• AI raises important ethical concerns around bias, accountability, privacy, security, economic impacts, and existential risk from a possible superintelligence. 
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How are AI and robotics working together?

AI and robotics are, predictably, joining forces. 

Though AI can't move around on its own, when combined with a robotic platform it can enable some pretty cool capabilities!

Let’s look at some of them: 

  • AI powers a robot's computer vision. It allows robots to visually sense and understand their environment so they can navigate and interact appropriately, which includes object, facial, and pattern recognition.
  • Natural language processing lets robots communicate with and understand humans through voice commands and text. Think of Chat-GPT on wheels – or legs. 
  • Reinforcement learning algorithms help robots learn new tasks by repeating them over and over. The AI guides the robot to iteratively improve at things like grabbing objects, walking, and even playing games!
  • Predictive analytics allow robots to forecast potential issues and take action to avoid or mitigate problems before they occur. In time, this makes them better at adapting to unfamiliar settings.

AI is the brain, and robotics is the body. 

Cognitive robotics and AI: What's the difference?

Cognitive robotics and Artificial Intelligence are closely related technologies, but it would be wise to understand the differences as well. 

Let’s take a look: 

  • Cognitive robotics focuses on giving robots the ability to learn, adapt, and make decisions in complex environments. The goal is to develop robots that can perceive, reason, and act in a way that’s more akin to humans.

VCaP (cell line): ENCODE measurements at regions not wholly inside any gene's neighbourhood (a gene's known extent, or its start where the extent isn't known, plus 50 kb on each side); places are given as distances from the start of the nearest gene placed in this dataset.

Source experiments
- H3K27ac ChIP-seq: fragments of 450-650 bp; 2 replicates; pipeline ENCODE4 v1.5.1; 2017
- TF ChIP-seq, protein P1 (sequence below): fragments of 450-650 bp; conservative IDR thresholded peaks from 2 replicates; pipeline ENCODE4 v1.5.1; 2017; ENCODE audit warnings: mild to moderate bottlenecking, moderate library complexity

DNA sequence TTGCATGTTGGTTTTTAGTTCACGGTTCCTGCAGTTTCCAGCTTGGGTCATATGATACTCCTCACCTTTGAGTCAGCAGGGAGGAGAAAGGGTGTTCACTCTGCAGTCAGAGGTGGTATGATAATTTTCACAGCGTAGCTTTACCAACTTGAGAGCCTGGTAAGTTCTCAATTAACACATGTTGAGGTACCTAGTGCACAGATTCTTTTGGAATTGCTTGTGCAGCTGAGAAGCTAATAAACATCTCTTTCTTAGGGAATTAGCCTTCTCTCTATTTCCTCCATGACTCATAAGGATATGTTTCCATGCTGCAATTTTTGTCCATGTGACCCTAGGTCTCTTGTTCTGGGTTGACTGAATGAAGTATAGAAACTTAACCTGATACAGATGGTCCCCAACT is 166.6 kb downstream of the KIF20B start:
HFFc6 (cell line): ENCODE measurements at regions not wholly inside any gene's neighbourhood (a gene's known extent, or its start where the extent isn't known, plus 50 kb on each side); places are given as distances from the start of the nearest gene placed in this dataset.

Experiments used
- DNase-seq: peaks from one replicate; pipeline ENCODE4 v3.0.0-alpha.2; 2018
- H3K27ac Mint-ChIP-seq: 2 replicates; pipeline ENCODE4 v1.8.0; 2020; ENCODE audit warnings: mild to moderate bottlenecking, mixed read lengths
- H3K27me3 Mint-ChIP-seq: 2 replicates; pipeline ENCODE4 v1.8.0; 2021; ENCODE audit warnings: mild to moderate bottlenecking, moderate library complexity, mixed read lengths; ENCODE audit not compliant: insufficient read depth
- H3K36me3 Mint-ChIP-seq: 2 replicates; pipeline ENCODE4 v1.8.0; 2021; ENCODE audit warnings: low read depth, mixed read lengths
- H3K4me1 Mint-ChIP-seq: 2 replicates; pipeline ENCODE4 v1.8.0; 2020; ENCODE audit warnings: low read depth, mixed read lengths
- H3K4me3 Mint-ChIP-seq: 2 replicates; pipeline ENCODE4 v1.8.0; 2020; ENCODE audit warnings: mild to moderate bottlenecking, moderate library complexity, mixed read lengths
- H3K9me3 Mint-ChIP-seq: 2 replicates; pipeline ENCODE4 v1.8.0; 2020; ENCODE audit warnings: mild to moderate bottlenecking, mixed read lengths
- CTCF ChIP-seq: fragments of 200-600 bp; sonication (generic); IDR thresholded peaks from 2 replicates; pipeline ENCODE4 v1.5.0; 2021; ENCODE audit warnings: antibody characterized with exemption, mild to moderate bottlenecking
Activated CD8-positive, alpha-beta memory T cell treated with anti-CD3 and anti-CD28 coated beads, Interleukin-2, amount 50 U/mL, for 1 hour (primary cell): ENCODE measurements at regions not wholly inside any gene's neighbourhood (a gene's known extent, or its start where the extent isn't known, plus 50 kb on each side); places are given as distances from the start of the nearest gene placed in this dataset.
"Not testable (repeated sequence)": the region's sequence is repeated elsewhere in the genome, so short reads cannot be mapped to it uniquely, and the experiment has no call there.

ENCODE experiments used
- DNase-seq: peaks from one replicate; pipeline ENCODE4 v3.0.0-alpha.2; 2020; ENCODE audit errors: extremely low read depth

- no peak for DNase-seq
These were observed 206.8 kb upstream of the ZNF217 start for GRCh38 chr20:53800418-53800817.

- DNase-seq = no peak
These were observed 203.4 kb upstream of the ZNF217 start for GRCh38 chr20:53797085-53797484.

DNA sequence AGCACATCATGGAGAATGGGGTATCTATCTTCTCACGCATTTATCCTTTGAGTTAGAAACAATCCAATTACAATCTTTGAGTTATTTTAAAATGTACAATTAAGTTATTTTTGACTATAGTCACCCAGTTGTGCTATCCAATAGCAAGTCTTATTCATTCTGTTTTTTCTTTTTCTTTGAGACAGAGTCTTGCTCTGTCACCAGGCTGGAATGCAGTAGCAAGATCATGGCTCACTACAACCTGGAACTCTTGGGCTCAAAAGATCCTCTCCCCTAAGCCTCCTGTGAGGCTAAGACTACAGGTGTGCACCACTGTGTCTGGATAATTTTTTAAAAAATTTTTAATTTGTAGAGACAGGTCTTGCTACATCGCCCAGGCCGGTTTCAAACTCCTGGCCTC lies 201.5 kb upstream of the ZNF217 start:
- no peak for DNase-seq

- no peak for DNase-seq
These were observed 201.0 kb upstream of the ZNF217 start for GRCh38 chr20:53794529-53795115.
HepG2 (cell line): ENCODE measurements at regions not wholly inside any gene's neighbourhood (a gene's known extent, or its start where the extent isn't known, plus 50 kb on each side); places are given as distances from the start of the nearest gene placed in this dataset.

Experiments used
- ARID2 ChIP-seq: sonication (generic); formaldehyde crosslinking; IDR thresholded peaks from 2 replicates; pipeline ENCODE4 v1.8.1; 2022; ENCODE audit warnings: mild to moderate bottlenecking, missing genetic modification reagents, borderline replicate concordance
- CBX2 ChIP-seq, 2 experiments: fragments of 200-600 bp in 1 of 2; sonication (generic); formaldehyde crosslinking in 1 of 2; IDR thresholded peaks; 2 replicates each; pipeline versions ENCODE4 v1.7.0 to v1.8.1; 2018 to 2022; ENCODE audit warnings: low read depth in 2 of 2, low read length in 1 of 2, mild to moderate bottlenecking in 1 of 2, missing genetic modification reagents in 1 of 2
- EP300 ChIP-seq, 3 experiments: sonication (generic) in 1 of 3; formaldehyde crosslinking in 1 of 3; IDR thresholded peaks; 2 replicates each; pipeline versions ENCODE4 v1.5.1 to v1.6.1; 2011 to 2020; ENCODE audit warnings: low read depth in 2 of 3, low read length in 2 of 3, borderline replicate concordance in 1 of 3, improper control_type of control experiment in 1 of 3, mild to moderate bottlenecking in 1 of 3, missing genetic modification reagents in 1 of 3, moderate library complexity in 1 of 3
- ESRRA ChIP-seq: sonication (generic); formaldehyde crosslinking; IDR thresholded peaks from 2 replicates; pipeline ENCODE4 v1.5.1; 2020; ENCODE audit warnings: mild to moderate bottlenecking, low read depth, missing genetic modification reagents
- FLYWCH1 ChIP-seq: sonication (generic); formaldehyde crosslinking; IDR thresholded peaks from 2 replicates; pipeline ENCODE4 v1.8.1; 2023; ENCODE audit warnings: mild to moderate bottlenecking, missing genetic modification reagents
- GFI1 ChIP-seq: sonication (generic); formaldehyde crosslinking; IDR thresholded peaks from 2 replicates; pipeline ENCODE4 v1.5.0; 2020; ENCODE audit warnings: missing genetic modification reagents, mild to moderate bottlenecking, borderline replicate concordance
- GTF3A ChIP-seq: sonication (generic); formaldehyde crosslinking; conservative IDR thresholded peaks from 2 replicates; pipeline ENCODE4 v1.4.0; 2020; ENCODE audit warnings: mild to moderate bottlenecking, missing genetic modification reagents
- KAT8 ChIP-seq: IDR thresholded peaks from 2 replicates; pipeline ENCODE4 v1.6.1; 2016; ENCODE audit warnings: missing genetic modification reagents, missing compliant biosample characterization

• AI is more broad and focuses on developing intelligent software and algorithms. AI powers things like virtual assistants, image recognition, predictive analytics, and more.
  • Cognitive robots use AI and machine learning to improve their capabilities. But they also incorporate additional technologies like sensors, actuators, and mobility to interact with the physical world.
  • While AI algorithms are trained using data, Cognitive robots also learn through experience and interaction. They leverage real-world data, simulation, and reinforcement learning to expand their knowledge.
  • Cognitive robotics tries to mimic broader human intelligence including perception, social skills, creativity, etc.
  • An AI system alone can't move around or take physical action. However, a Cognitive robot can demonstrate intelligent behavior in the real world.

In short: Cognitive robots are about embodied intelligence. 

Summing up

In summary, while AI and robotics share some similarities, they are actually two distinct technologies that provide a unique – and revolutionary – synergy. 

When done right, AI-powered robots can be transformative – like self-driving cars, or automated manufacturing beyond the capabilities of any human. 

Next steps

RO1 from Standard Bots will allow you to transition your shop floor into the 21st century.

It's an ideal choice that bridges the gap between AI and robotics, suitable for both emerging startups and well-established industrial giants. 

  • Cost-efficiency: RO1, a leader in its category, offers unparalleled affordability, costing half as much as its nearest competitors.
  • Performance and precision: Despite a best-in-class payload capacity of 18 kg, RO1 surpasses its rivals in both speed and accuracy.
  • Safety assurance: RO1 comes with integrated safety sensors and collision detection, ensuring safe and dependable operations.

To experience the fusion of AI and robotics with RO1, reach out to our solutions team for a no-cost, 30-day onsite trial, complete with expert guidance for seamless integration into your operations.